And as we fuss about the pumpkins ripening a month early this year, or whether the brussels sprouts are organic -- a nod to one who revolutionized the environmental movement around the world with the publication of a single book in 1962. "Silent Spring" by Rachel Carson (USA, 1907 - 1964) was a game-changing book, and worth (re)reading.  This was no opinion piece.  It was the result of 4 years of meticulous research, consultations with experts across many fields of science, and stressed awareness of the impact of human actions on the natural world.  Our modern environmental movement has deep roots in Carson's work.  She hammered out in scientific terms the inter-relationships that aboriginal cultures have recognized for millennia.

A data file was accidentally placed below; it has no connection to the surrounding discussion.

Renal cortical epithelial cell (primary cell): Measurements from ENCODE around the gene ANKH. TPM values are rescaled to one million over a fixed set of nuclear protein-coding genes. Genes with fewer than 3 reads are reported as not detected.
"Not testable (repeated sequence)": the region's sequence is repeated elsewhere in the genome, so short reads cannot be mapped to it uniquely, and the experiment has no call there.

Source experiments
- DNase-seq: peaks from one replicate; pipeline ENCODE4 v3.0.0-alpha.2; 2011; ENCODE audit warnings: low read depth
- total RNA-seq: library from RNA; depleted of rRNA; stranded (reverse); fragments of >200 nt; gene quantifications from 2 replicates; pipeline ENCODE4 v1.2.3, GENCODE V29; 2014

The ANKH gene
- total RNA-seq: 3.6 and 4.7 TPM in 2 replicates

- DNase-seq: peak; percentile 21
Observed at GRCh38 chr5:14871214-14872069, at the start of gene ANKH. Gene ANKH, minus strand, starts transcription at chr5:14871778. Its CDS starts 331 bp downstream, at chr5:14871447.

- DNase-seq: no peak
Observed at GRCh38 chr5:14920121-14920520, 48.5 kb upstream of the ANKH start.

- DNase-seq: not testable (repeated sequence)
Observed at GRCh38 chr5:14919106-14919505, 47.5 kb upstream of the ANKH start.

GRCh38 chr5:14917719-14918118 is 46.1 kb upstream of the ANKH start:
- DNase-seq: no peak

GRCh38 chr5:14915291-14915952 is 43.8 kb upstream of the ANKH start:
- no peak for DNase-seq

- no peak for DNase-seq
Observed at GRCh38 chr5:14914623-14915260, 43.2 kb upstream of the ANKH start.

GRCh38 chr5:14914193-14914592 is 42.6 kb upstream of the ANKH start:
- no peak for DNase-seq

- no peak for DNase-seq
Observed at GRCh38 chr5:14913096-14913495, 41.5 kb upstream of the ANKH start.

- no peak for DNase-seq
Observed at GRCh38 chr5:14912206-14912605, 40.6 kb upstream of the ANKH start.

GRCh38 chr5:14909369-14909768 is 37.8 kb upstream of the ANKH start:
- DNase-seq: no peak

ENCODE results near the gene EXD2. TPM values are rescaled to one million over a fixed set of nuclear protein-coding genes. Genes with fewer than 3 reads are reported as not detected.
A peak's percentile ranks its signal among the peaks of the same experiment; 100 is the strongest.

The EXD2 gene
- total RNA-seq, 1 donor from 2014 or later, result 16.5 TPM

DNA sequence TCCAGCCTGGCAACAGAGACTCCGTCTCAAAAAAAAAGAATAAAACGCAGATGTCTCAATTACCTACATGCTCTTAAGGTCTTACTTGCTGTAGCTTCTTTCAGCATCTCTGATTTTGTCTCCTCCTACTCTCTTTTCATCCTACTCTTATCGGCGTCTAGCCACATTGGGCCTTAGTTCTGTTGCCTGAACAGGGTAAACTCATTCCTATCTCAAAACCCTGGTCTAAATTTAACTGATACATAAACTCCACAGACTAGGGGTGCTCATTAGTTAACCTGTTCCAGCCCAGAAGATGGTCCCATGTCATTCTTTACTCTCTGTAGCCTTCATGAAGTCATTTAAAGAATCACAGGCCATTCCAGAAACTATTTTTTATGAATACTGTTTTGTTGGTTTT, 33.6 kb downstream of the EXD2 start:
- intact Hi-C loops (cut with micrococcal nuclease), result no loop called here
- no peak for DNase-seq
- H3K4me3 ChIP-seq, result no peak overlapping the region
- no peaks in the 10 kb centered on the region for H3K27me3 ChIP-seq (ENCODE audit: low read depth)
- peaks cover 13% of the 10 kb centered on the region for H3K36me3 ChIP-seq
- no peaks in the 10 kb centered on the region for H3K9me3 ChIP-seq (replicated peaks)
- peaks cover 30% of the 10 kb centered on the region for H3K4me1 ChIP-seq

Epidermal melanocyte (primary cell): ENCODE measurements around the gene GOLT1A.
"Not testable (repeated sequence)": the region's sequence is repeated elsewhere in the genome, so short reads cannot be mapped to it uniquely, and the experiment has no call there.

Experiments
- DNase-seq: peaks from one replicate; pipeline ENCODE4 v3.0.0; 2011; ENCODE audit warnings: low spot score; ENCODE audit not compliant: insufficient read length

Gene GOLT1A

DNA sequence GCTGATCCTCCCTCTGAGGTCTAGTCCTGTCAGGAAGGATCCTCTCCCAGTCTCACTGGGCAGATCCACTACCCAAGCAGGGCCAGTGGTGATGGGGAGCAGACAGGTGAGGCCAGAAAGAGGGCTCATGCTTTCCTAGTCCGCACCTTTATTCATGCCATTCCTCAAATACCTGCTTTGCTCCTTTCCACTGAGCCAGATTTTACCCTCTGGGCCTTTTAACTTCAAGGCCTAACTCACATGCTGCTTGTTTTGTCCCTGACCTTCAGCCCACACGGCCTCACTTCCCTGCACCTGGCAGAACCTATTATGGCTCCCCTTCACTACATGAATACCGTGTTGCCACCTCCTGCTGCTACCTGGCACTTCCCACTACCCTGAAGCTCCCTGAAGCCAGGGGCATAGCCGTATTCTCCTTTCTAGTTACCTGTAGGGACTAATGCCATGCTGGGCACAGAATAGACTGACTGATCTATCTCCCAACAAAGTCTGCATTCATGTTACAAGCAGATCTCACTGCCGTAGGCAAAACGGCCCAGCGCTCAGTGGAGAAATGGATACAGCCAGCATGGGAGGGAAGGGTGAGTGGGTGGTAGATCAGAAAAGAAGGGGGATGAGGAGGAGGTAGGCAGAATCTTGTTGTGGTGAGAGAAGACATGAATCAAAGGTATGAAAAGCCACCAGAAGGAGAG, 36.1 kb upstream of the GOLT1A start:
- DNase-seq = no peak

We build our future on an enormous legacy.  To our ancestors of a millennium ago, almost everything we take for granted today would be magical fantasy.  By the 19th century of Jules Verne, our world was merely science fiction.  For us, it's reality. 
To the wayfinders who have gone before us, making our journey possible:  an attitude of gratitude.
Where shall we go from here?
[Gillian Shearwater is a  member of Alberni Deep Space Star Trek Fan Association.  Interested in what we do?  Community service supports local charities.  Shore Leaves are our own members' R&R:  we offer  Trek Games nights, Trek Video nights, movie nights and more.  Comm channels:  albernideepspace at gmail dot com or phone 250-724-7293]
The Inventors & Inventions Song by Sue Dickson
Science STYLE by ASAP Science
Dark Age Ahead by Jane Jacobs (Random House, NY 2004) 241 pages
Edward Jenner
Louis Pasteur
You Know Plenty, John Snow
Michael Faraday
Rachel Carson
Pesticides - DDT - Rachel Carson - Silent Spring